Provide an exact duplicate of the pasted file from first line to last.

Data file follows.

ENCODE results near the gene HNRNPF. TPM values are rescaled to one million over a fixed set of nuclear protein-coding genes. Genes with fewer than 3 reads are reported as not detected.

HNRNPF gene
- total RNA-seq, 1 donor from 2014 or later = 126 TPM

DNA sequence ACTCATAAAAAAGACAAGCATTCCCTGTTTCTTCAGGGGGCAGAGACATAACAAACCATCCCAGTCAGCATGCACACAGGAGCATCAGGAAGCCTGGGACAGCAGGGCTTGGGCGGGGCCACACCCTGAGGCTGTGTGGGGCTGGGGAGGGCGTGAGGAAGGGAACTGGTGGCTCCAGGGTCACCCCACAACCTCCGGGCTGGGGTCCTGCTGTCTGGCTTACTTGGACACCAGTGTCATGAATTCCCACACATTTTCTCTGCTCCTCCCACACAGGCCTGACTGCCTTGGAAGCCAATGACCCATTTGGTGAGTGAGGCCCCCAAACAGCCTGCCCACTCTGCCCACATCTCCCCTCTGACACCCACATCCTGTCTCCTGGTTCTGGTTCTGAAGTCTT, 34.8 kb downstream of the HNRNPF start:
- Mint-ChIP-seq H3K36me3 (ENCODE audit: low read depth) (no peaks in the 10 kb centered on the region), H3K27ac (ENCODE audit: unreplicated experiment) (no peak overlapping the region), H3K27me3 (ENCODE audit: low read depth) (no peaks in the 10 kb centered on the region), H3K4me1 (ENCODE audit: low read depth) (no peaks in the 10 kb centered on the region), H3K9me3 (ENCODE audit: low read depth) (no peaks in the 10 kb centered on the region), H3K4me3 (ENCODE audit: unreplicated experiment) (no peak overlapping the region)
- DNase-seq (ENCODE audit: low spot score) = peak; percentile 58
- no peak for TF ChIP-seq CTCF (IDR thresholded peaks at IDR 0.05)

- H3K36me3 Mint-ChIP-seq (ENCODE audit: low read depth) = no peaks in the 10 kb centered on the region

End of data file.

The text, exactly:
ENCODE results near the gene HNRNPF. TPM values are rescaled to one million over a fixed set of nuclear protein-coding genes. Genes with fewer than 3 reads are reported as not detected.

HNRNPF gene
- total RNA-seq, 1 donor from 2014 or later = 126 TPM

DNA sequence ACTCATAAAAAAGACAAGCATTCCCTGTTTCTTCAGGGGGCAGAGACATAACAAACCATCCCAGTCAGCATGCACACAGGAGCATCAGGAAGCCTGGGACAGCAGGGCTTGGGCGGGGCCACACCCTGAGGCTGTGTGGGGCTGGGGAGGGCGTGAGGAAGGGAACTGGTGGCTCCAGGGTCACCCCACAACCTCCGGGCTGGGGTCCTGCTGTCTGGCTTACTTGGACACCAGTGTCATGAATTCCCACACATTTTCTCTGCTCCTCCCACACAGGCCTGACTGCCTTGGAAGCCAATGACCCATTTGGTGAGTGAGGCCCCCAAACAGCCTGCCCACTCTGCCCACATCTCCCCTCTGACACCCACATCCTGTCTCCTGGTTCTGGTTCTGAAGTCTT, 34.8 kb downstream of the HNRNPF start:
- Mint-ChIP-seq H3K36me3 (ENCODE audit: low read depth) (no peaks in the 10 kb centered on the region), H3K27ac (ENCODE audit: unreplicated experiment) (no peak overlapping the region), H3K27me3 (ENCODE audit: low read depth) (no peaks in the 10 kb centered on the region), H3K4me1 (ENCODE audit: low read depth) (no peaks in the 10 kb centered on the region), H3K9me3 (ENCODE audit: low read depth) (no peaks in the 10 kb centered on the region), H3K4me3 (ENCODE audit: unreplicated experiment) (no peak overlapping the region)
- DNase-seq (ENCODE audit: low spot score) = peak; percentile 58
- no peak for TF ChIP-seq CTCF (IDR thresholded peaks at IDR 0.05)

- H3K36me3 Mint-ChIP-seq (ENCODE audit: low read depth) = no peaks in the 10 kb centered on the region